Another game allows children to blow slime off animals they discover in the game in order to earn treasures.
Peter M. Bingham, lead author of the study and associate professor of neurology and pediatrics at the University of Vermont and pediatric neurologist at Fletcher Allen Health Care said, “The medical goal of the game was to increase breathing maneuvers that respiratory therapists believe can help keep the airways of cystic fibrosis patients clearer.”
The researchers tested their games on 13 children ages 8-18. The participants had their lung functions tested, then spent two weeks playing the games and another two weeks using the spirometer without game play. The research team concluded that the participants’ ability to take a deep breath improved significantly after playing the games, possibly because they practiced the breathing technique more while playing than they did simply using the spirometer.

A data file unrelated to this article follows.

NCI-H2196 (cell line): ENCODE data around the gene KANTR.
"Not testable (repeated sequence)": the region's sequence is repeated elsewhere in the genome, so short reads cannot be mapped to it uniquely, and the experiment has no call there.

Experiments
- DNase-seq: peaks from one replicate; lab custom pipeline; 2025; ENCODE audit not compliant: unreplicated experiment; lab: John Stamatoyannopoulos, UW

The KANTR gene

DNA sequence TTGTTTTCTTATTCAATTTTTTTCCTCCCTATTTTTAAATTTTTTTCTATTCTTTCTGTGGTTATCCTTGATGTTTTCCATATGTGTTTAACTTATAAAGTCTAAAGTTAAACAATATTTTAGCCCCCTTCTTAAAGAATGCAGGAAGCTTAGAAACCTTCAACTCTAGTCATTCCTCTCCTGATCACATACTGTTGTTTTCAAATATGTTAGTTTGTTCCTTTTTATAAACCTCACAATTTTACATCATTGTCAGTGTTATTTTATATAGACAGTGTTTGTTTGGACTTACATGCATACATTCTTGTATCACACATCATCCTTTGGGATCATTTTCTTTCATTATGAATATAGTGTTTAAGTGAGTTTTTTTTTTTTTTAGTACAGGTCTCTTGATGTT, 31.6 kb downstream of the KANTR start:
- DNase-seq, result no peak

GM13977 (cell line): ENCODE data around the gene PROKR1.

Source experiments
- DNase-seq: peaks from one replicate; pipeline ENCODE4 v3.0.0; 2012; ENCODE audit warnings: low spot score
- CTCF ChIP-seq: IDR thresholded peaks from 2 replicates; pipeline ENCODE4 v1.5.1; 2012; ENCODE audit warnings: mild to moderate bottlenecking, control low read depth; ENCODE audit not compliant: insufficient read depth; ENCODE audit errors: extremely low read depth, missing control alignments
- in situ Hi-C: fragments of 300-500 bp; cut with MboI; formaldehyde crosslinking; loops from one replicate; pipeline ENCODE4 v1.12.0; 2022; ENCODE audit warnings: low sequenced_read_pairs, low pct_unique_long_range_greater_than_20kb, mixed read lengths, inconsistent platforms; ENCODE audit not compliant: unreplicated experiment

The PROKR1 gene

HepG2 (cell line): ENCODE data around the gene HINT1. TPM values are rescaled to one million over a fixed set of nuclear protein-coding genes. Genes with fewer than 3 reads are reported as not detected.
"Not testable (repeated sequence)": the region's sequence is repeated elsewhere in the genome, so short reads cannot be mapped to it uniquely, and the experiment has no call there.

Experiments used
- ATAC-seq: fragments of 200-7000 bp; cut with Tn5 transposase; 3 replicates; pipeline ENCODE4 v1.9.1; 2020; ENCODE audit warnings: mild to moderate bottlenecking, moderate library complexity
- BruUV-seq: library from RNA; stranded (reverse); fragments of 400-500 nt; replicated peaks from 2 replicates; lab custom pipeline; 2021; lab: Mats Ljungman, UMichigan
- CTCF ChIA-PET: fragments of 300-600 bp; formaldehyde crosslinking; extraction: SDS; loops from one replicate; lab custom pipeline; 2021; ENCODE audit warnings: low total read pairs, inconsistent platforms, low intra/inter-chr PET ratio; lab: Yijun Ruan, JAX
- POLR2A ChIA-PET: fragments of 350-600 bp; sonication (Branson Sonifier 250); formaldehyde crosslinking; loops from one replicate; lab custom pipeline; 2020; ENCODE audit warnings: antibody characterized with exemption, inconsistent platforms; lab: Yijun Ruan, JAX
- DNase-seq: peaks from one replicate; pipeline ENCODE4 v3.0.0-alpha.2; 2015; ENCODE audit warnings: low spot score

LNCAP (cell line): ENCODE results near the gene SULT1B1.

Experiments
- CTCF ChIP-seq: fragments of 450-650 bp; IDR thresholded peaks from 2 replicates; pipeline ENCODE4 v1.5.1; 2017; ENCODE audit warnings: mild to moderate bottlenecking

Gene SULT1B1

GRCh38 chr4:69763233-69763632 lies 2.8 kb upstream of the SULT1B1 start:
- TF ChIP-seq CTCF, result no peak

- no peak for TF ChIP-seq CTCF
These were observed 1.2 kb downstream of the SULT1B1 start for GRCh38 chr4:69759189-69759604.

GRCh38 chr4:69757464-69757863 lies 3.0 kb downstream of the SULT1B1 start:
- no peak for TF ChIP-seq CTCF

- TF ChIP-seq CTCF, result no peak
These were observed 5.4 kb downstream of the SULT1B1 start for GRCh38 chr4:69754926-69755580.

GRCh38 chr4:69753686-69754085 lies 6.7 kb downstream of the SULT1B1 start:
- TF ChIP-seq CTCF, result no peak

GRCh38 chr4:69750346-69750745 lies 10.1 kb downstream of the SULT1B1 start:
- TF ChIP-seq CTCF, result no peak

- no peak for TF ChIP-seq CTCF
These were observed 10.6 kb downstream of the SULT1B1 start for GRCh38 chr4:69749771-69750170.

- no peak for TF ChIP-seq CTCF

Bingham concluded, “We think these results show that using spirometer games can be a good way to involve children in respiratory therapy.” He added, “I think it’s ethical and appropriate to meet kids ‘where they are’ with some engaging digital games that can help them take charge of their own health.”
The results of the study will be presented at the 2011 Pediatric Academic Society meeting in Denver.
Reviewed July 28, 2011
by Michele Blacksberg R.N.
Edited by Shannon Koehle